This Defensive White Guy performance is particular and predictable the moment it begins. Of course I understand that a LOT of human behavior is predictable, for all types of people– I live in Berkeley and can predict a knee-jerk liberal reaction to the letter and the link– but this DWG phenomenon is representative of a widespread willingness to perform and then defend racism and misogyny publicly.

It’s a very particular performance I’m seeing more and more of, and it’s always the same: the Defensive White Guy makes a racist or misogynistic statement, is called out for it, then immediately begins claiming he’s the victim, either in the discussion, in American culture, or both. He claims that he is not racist or sexist. He labels any oppositional commentary, no matter how bland, as an attack, often conflating the commenter with entire groups, such as “liberals,” “feminists,” or “SJWs.” Often he will double down on the original racist/misogynistic statement by posting more of the same, even while claiming not to be racist or sexist. His attacks are filled with horrible insults. He claims perfect entitlement to the usage of those terms because he is being “attacked,” or because the people who disagree with him “deserve” it.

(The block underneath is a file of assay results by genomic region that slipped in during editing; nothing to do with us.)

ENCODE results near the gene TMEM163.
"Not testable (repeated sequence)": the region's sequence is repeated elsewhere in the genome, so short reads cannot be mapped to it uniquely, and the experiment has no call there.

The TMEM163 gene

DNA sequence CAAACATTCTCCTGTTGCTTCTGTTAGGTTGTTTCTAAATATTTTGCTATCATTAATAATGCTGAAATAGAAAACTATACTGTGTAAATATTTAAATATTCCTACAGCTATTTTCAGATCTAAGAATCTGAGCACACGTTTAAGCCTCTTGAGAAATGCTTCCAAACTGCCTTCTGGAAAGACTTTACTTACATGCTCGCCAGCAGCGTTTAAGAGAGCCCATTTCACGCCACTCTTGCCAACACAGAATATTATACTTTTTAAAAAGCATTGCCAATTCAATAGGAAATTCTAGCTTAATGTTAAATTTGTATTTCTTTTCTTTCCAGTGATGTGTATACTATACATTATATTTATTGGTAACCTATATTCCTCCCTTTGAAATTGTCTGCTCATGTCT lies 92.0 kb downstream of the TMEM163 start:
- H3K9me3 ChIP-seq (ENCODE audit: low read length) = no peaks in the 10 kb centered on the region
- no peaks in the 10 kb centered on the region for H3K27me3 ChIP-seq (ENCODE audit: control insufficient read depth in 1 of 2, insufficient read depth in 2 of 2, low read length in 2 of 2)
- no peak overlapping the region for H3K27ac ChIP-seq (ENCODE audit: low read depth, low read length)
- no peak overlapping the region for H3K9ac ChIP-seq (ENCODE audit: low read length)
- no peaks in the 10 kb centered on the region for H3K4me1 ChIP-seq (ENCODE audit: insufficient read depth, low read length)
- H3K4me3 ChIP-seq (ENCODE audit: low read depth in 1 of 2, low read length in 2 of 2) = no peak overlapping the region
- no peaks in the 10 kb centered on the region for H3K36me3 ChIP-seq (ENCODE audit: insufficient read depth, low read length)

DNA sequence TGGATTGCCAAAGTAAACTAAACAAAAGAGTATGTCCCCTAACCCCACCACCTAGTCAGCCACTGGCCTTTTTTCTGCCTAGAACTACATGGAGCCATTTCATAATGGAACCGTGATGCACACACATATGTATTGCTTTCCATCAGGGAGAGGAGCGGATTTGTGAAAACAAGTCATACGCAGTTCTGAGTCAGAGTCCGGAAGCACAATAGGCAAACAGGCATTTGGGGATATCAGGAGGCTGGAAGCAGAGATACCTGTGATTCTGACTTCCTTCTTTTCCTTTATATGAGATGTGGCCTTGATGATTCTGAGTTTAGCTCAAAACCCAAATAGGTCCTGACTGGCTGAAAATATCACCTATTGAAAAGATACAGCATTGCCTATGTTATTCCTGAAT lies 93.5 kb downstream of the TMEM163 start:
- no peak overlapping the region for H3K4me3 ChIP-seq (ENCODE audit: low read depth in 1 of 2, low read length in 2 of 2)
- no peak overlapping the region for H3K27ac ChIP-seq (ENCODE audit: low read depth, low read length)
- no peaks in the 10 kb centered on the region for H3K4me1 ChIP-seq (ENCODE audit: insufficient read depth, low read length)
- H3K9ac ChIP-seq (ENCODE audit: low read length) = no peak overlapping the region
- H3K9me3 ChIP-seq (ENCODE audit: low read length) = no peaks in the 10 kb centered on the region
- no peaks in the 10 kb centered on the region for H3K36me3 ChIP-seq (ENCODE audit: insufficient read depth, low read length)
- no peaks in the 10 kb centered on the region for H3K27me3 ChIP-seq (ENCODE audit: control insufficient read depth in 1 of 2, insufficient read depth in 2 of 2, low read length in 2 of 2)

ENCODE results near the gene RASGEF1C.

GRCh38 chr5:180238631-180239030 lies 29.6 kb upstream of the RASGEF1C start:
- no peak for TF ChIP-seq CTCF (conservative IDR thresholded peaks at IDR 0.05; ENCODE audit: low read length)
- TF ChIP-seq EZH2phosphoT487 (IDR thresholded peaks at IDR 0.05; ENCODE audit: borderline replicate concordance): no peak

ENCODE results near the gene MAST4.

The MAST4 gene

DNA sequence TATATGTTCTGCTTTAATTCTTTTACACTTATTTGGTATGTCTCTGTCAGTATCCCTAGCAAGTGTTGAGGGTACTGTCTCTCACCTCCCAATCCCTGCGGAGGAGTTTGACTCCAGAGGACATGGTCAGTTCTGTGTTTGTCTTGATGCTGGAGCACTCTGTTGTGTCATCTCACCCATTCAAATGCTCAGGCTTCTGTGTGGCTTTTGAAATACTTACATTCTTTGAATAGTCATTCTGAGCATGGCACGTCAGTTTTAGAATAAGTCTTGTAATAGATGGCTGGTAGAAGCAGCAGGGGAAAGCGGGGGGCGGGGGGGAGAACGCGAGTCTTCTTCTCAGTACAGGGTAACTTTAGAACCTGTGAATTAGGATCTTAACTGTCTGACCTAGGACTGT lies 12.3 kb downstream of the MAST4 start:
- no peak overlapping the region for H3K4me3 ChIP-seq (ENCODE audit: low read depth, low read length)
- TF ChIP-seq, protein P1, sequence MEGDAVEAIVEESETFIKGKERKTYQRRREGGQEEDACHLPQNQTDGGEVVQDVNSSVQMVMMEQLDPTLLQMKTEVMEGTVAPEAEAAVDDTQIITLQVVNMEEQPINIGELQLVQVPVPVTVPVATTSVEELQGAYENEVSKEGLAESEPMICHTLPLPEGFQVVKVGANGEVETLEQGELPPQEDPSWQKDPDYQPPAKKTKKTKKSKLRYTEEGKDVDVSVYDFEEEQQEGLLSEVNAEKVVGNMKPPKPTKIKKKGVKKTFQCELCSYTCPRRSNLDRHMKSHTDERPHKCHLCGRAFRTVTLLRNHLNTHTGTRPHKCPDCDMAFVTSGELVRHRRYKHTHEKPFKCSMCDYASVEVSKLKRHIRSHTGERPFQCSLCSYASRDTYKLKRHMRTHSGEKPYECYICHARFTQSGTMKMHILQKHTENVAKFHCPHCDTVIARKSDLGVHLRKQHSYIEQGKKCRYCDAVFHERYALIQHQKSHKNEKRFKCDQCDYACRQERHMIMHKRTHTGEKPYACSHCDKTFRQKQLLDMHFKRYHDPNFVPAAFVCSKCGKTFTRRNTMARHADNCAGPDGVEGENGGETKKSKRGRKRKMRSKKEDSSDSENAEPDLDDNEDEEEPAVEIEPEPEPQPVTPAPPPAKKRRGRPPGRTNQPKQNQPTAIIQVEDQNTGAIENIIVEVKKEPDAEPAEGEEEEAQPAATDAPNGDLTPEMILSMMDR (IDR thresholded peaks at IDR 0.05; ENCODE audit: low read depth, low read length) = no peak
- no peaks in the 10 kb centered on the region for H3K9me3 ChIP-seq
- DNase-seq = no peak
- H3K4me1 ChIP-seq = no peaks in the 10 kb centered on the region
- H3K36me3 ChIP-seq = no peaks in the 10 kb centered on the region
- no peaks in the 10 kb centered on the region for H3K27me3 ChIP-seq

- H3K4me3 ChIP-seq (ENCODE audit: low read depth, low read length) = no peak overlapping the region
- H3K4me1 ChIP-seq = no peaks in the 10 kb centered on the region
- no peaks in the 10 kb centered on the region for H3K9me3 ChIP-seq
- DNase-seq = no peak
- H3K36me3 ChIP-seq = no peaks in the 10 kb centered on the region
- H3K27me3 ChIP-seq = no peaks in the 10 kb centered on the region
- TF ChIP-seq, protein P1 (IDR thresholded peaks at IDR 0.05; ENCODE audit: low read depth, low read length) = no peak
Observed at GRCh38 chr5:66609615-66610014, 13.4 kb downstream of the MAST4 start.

In this particular case, “Jake” responded with accusations of slander (playing the victim) and responses to women like, “Don’t you have dishes to do?” (doubling down), in addition to a wide variety of attacks of various types. While attacking me publicly, he came to me privately, begging me to take the status down, claiming he was receiving “threats” from my “friends.” I hid the status and then asked him for specifics, stating that, if that were true, it’s not OK, and I would speak with those friends and personally ask them to stop. In response, he accused me of being a (somehow anonymous) participant in these supposed “threats,” said he would give my name to “the authorities,” and blocked me, forcing me to conclude this was just another “playing the victim” performance. Despite the fact that he was almost certainly lying, I reopened the thread and posted a request for people to leave him alone, left it up for 24 hours, and then re-hid the thread.